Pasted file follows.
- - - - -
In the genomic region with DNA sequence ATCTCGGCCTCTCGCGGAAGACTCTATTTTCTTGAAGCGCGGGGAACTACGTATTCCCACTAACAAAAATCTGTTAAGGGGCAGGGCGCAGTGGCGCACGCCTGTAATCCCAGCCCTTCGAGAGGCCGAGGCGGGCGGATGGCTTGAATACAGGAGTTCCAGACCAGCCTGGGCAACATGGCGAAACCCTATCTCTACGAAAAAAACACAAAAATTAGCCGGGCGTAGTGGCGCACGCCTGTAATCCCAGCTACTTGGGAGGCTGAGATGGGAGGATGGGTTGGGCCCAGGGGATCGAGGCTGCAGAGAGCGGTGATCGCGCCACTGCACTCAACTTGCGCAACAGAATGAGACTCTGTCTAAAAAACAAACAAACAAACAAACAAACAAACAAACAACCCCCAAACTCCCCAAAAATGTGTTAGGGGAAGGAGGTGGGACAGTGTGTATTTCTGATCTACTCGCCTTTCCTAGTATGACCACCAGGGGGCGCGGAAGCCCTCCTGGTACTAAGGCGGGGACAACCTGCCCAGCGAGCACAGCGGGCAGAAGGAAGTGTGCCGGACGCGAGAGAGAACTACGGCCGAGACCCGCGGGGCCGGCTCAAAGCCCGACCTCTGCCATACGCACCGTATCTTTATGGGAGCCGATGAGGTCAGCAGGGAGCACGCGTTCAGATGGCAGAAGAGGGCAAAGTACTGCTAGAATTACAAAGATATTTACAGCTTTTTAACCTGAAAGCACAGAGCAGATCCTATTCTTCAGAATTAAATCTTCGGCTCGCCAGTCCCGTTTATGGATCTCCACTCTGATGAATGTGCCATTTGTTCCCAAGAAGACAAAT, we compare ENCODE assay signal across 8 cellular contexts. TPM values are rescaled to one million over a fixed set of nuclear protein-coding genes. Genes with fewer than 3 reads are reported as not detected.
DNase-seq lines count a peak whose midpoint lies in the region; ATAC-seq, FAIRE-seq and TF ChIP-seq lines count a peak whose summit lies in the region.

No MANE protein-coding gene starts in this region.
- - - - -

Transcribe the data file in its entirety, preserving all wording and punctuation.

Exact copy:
In the genomic region with DNA sequence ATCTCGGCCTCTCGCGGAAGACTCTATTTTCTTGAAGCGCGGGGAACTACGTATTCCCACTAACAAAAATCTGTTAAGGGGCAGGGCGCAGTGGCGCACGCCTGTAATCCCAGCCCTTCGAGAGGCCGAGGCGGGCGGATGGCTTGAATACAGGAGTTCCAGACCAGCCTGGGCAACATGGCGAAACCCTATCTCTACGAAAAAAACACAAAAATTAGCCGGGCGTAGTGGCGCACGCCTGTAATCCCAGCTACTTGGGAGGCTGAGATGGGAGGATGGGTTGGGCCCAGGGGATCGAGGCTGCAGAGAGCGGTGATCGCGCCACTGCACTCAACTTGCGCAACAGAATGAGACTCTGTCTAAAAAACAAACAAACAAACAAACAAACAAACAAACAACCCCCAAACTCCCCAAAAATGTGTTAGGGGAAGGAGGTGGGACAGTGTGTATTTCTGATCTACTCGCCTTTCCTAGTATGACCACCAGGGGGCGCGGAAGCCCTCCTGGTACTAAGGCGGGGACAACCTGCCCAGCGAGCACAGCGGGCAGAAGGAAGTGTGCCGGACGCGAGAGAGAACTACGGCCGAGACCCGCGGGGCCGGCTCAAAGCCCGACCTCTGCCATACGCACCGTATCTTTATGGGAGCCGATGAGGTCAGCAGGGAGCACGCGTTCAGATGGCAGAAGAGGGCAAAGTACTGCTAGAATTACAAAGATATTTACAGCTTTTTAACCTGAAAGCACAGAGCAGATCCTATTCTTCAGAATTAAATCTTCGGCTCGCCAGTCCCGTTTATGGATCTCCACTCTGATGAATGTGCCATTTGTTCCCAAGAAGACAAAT, we compare ENCODE assay signal across 8 cellular contexts. TPM values are rescaled to one million over a fixed set of nuclear protein-coding genes. Genes with fewer than 3 reads are reported as not detected.
DNase-seq lines count a peak whose midpoint lies in the region; ATAC-seq, FAIRE-seq and TF ChIP-seq lines count a peak whose summit lies in the region.

No MANE protein-coding gene starts in this region.